And it wasn't like we could just ask someone what was going on. I mean, I have just learned how to ask for a half kilo of apples. (I say some combination the words bir (one), yarim (half), kilo, and elma (apple) if you are interested.) I'm not even going to make an attempt to ask, "Where is everyone today?"
Even if I could ask it, goodness knows I wouldn't have a clue what they were telling me when they answered. And when I seem confused, they'd try saying the same words slower and louder. And I'd still be lost. Hand gestures might help. But not much.
Welcome to how any new person to America feels everyday. Completely overwhelmed. Lost. Confused. At least here, in Turkey, most of the people want to help me learn Turkish. I can't say that we, as Americans, ever express much interest in helping a foreigner with their English?
... that was a complete tangent I didn't plan on. But something to think on nonetheless. Telling people to "learn the language!" is a bit easier said than done. Have you ever tried to learn another language?!
Anyways. The market. We are finding that many people are looking to go to the market and often looking to go with someone. This morning, Shane came with us. His wife Linda is still studying for the Boards, and as a result, having to limit her activities. Shane was stationed here many moons ago, so he actually has some pretty decent Turkish skills. Between the three of us we managed to buy a stroller full of produce. I also scored the two skirts (Eteks) above!
These skirts run about $10-15 U.S. dollars per piece. I am actually going to be sending some to my online friend Dawn. She's going to pay me through pay-pal, and since it is free to ship from APO Box to APO Box with the military (who knew?!) I'm going to send them to her. Very cool! I absolutely am in love with these skirts. They meet the dress code requirements of the area, are cool, comfortable, and go with nearly anything, while letting me feel like a bit of a girl instead of a tomboy which is how I usually feel.
I am hoping in the near-future, to venture to the market solo. But more practice (especially driving) is required. I need to devote an entire post to driving in Turkey in the future. Today let me just focus on beeping. People beep for no real reason here. Well they have a reason, but I can't tell what it is. If you here a beep it is probably because:
- You took longer than .3 seconds to go when the light turned green.
- They are coming by you and want you to know it.
- They want to say hi.
- They want to say bye.
- They want you to scoot over.
- You are going too slow.
Good luck figuring out which one you are doing wrong.
... and lastly, the vote. I had said earlier I was going to return to that. So return I am.
There are many areas surrounding Base which are called "red areas." These are areas which we, as military members, are restricted from travelling to or through. Nearly everything to the East of us right now is red. Nearly everything to the South as well. If we want to go anywhere, we need to go north or west. Anywhere near Syria or Iraq is basically a no-go. This is unfortunate as there are a lot of Biblical sites I would love to visit in those areas. For right now, Israel is open to us. But the Turks and Israelites are not friends. There is no telling how long that opening will remain.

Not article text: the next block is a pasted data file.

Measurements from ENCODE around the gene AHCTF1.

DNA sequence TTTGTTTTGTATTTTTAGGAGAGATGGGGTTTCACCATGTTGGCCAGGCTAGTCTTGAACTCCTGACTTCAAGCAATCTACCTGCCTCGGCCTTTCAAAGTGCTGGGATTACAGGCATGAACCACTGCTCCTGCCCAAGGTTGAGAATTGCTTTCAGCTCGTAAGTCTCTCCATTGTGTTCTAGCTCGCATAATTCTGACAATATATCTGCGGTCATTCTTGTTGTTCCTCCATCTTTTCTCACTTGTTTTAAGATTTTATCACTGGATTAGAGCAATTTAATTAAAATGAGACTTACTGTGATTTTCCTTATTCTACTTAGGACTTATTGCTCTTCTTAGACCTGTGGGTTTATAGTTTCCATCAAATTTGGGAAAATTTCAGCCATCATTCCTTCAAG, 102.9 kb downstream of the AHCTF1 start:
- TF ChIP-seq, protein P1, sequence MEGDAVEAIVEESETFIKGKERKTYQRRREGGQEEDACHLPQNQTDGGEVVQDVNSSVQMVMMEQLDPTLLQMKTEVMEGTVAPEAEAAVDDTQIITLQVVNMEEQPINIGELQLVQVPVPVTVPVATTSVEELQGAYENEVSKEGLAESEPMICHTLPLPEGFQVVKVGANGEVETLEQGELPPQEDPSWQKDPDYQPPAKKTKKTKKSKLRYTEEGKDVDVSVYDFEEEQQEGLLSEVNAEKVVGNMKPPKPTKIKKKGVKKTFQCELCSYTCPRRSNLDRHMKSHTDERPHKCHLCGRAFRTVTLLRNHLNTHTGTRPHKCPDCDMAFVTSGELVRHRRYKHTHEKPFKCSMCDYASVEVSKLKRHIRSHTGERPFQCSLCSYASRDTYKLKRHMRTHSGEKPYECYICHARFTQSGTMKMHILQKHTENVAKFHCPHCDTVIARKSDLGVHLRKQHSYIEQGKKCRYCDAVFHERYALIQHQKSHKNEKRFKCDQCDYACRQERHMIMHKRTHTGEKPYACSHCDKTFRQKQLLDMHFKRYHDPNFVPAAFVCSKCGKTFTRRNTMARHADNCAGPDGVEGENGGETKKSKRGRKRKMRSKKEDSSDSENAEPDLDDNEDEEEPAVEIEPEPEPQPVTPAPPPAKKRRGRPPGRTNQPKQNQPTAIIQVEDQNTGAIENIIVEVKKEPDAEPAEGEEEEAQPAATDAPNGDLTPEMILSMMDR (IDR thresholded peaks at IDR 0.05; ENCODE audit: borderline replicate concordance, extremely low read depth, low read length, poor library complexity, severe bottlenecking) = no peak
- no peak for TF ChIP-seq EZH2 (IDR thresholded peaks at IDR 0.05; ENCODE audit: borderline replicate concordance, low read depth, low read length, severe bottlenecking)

There are also days when we are advised to practice caution when leaving Base. A day like today where the country is in the midst of a vote on the importance of religion in their politics amongst other things. Days surrounding big holidays, like yesterday. That sort of thing.
It's strange. I realize we are living in a very tumultuous part of the world. A part of the world that has been the source of much violence for the last few decades (and last few thousands of years actually.) That being said, I feel more safe on Base then I have felt anywhere else in my entire life. This is a mini-Mayberry. There is basically zero crime on Base -- especially of a violent nature. I trust my kids outside. I trust my neighbors. I could knock on any house and get something I needed or obtain refuge. I would run at night. I would walk across the Base at night. I would let my kids play outside by themselves without a second thought (if they were a bit older.)
I also feel fairly safe in the area right around Base. The reason is that this is an area that thrives on the American serviceman. We are their business. And a result they don't want anything bad to happen to us.
But outside of that, we do live in the Middle East. We live on a Base that most likely harbors some major weapons. And I am still processing what that means. Two times in the last ten years, family have been evacuated from this Base. We are "deployed in place."
I am so happy to be here. But the safety issues, sometimes, "twerks" me a bit. It makes me wonder if the non-deployment and good hours and Mayberry feel is worth it.
And right now, the answer is yes. We'll see if it stays that way.